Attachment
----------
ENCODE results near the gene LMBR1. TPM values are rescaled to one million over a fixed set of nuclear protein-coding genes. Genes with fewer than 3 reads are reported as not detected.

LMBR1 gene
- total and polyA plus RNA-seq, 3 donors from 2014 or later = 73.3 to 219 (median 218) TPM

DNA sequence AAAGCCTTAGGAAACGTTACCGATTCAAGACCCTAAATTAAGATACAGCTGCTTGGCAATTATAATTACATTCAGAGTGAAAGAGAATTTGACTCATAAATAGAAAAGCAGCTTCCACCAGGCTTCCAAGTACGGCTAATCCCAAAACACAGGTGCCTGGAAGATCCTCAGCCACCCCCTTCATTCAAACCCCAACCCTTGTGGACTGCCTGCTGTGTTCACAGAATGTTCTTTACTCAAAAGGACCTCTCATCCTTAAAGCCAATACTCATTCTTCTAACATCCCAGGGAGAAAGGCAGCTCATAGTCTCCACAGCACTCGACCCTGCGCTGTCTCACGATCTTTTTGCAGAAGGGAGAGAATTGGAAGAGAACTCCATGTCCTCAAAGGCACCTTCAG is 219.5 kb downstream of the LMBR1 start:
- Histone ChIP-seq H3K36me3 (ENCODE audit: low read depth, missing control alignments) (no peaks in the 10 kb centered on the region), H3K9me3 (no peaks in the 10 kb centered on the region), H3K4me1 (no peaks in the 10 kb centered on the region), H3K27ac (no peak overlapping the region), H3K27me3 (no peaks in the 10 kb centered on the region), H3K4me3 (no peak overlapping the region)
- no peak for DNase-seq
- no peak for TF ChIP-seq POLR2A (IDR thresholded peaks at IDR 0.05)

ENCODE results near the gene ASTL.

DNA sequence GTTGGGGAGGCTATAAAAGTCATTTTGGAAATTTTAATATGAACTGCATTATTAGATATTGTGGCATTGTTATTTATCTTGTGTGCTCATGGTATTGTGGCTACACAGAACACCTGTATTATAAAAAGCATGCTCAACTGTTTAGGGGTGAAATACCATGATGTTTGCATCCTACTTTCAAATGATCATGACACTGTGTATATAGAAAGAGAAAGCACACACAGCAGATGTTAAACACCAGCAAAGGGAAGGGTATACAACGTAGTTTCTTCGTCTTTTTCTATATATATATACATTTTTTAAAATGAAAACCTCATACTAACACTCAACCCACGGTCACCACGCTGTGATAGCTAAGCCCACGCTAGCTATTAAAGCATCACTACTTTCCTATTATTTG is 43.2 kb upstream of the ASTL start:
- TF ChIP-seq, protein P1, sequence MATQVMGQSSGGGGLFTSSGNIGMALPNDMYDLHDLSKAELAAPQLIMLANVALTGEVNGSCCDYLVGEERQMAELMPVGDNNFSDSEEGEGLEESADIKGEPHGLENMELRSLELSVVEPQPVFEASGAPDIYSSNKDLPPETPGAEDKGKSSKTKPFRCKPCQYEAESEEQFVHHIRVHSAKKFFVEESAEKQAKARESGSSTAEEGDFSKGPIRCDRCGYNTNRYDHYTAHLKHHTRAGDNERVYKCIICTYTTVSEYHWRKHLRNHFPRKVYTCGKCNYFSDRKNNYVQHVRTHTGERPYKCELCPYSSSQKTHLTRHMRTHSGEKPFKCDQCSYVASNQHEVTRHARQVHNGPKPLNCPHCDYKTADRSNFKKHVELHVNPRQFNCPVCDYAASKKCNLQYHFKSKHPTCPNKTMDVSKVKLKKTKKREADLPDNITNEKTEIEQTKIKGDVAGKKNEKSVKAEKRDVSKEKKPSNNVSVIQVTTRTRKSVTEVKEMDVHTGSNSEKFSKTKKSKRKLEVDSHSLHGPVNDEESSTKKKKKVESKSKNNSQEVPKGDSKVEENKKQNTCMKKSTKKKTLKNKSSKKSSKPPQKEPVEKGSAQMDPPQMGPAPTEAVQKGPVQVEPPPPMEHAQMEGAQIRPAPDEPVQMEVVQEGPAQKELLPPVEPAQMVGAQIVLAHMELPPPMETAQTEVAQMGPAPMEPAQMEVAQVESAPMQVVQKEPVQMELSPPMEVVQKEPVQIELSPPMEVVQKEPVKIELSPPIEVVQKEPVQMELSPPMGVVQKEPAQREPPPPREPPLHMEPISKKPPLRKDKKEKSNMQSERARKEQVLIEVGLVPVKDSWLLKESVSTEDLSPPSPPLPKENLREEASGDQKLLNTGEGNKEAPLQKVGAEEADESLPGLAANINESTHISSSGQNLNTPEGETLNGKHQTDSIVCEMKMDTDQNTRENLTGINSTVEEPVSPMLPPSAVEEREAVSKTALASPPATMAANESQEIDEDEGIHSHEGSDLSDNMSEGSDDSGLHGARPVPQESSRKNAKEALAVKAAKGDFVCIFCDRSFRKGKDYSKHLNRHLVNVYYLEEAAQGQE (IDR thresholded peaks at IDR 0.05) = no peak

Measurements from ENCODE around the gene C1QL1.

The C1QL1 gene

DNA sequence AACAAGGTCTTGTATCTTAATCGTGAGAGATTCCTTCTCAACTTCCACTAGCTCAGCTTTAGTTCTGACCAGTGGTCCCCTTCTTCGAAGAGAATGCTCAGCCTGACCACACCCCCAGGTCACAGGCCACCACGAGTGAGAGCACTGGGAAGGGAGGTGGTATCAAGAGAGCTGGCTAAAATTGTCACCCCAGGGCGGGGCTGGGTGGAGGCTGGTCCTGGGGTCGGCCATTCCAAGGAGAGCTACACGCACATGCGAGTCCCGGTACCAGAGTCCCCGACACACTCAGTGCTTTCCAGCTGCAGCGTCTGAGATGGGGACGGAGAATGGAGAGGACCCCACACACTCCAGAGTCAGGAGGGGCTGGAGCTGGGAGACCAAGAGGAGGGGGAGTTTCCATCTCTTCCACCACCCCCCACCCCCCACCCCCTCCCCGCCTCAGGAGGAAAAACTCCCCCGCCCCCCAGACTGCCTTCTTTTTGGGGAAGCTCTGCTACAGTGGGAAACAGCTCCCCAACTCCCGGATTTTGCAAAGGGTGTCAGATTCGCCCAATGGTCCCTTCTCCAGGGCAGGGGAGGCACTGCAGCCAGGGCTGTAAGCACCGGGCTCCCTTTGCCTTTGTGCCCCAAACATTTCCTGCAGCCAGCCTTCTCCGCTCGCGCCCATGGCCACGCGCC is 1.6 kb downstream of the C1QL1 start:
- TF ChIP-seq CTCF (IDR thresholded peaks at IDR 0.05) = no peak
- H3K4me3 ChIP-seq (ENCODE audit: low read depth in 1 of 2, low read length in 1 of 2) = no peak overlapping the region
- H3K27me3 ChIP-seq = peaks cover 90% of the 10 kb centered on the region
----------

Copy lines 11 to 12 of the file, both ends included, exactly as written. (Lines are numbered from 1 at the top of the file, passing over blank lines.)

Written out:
Measurements from ENCODE around the gene C1QL1.

The C1QL1 gene